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Side-by-Side Pictures Show the Surfaces of Earth, Mars, Venus, Titan, the Moon and an Asteroid

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Oh the places you’ll go… Dr. Seuss may not have written those words to humankind as a whole, but he may as well have. As the ESA and its Rosetta Spacecraft prepare to land, for the first time ever, on a comet, this image serves as an awe-inspiring reminder of the places we’ve already been.

Namely: An asteroid, the Moon, Mars, Venus, Titan and, of course, our own mother Earth.

Put together by NASA’s Jet Propulsion laboratory, the infographic (which you can see in full below, or at full-res by clicking here) shows you, to paraphrase, “oh the places we’ve been…”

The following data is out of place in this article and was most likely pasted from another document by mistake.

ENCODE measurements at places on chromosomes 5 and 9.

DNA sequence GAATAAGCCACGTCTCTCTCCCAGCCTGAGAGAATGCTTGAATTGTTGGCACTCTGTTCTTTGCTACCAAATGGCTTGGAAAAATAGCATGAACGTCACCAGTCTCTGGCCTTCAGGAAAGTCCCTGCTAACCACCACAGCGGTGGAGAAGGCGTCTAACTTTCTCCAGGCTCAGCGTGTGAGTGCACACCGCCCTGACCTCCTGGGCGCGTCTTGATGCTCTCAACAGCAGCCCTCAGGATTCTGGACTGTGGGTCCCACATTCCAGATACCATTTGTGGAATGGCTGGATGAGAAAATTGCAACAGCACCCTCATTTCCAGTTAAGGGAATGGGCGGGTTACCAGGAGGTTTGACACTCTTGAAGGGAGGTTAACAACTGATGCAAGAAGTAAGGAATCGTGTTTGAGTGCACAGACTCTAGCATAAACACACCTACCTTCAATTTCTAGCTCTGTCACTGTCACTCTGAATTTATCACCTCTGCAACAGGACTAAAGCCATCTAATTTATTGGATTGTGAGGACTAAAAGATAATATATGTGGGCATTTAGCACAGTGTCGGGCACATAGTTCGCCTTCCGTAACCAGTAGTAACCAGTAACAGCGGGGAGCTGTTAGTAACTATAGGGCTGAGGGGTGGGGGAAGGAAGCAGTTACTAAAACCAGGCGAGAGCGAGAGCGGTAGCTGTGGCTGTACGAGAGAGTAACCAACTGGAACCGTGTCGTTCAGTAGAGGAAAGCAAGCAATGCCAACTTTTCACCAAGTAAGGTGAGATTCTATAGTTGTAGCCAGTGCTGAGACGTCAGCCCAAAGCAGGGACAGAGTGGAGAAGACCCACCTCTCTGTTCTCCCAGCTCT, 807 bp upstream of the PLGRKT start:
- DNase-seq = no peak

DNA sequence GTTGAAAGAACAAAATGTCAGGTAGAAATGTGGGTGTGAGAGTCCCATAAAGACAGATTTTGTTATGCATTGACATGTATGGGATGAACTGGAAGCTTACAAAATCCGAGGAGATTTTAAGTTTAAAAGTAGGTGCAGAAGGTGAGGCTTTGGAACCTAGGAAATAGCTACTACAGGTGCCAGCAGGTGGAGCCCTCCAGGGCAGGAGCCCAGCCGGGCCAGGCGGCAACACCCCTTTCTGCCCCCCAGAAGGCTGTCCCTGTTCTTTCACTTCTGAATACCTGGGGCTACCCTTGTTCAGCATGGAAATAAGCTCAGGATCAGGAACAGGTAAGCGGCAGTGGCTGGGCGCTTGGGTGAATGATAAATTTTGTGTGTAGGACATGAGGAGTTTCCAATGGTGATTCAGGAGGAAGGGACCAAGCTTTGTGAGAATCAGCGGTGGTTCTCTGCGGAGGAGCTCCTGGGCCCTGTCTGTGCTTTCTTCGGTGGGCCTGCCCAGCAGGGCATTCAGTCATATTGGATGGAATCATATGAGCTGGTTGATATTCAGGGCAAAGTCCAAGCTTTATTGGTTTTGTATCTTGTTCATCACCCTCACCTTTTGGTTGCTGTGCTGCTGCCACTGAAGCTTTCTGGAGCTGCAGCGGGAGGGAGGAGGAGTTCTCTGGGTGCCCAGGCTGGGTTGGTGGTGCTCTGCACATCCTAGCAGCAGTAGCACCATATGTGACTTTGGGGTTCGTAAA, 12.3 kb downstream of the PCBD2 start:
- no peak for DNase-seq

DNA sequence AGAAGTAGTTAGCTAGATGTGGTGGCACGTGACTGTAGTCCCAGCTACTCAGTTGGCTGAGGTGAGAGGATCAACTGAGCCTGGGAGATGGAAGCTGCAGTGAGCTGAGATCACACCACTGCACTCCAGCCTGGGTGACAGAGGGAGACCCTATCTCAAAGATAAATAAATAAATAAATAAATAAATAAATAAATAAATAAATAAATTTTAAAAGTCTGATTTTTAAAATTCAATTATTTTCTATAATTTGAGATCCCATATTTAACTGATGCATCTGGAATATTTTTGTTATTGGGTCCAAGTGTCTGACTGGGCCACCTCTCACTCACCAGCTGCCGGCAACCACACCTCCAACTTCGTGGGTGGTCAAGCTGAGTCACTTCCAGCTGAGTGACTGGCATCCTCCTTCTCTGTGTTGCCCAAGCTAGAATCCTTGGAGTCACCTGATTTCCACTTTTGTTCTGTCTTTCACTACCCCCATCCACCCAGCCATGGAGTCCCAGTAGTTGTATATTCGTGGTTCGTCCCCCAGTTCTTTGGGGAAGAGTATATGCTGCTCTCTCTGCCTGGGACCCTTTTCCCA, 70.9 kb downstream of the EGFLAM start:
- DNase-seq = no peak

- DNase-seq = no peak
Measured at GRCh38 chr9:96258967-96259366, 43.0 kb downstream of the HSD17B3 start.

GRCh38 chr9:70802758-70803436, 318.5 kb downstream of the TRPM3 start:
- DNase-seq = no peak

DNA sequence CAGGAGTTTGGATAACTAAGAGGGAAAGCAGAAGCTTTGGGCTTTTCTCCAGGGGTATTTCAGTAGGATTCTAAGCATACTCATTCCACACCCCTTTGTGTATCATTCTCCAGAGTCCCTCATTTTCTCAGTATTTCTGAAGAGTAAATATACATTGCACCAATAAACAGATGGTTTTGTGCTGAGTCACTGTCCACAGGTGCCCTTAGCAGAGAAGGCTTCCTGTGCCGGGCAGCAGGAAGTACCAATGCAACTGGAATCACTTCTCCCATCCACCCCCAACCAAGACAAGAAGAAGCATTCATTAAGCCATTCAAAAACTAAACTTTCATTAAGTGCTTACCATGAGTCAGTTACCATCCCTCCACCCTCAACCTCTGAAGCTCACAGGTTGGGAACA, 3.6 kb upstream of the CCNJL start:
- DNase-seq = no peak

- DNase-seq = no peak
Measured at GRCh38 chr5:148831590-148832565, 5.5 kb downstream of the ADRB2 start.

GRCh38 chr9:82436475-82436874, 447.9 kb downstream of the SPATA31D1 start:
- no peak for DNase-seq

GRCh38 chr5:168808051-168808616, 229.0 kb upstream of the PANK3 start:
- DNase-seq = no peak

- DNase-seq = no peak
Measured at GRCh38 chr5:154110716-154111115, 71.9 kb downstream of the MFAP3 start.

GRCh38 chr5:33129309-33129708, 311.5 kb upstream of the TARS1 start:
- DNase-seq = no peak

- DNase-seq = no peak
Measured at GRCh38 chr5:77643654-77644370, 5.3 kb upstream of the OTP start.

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The photo of Asteroid Itakawa we owe to Japan and its Institute of Space and Aeronautical Science (ISAS), and the similarly gray image of the Moon was the doing of the Apollo 17 astronauts. The photo of Mars’ surface above is the doing of the NASA’s Spirit Rover, and the image of Earth was taken by organic chemist Mike Malaska.

The last two are the most interesting: Saturn’s moon Titan and our inhospitable neighbor Venus.

The image from the surface of Venus was taken by the Soviet Union’s Venera 14, which survived a whopping 57 minutes — almost a half hour longer than expected — at a temperature of 869 °F and pressure of 94 Earth atmospheres.

Finally, the surface of Saturn’s moon Titan was captured by the well-known Cassini spacecraft’s probe Huygens. In 2005, Huygens marked humankind’s first landing on a body in the Outer Solar System when it parachuted down to the surface of Titan and started taking pictures.

(H/T Reddit)

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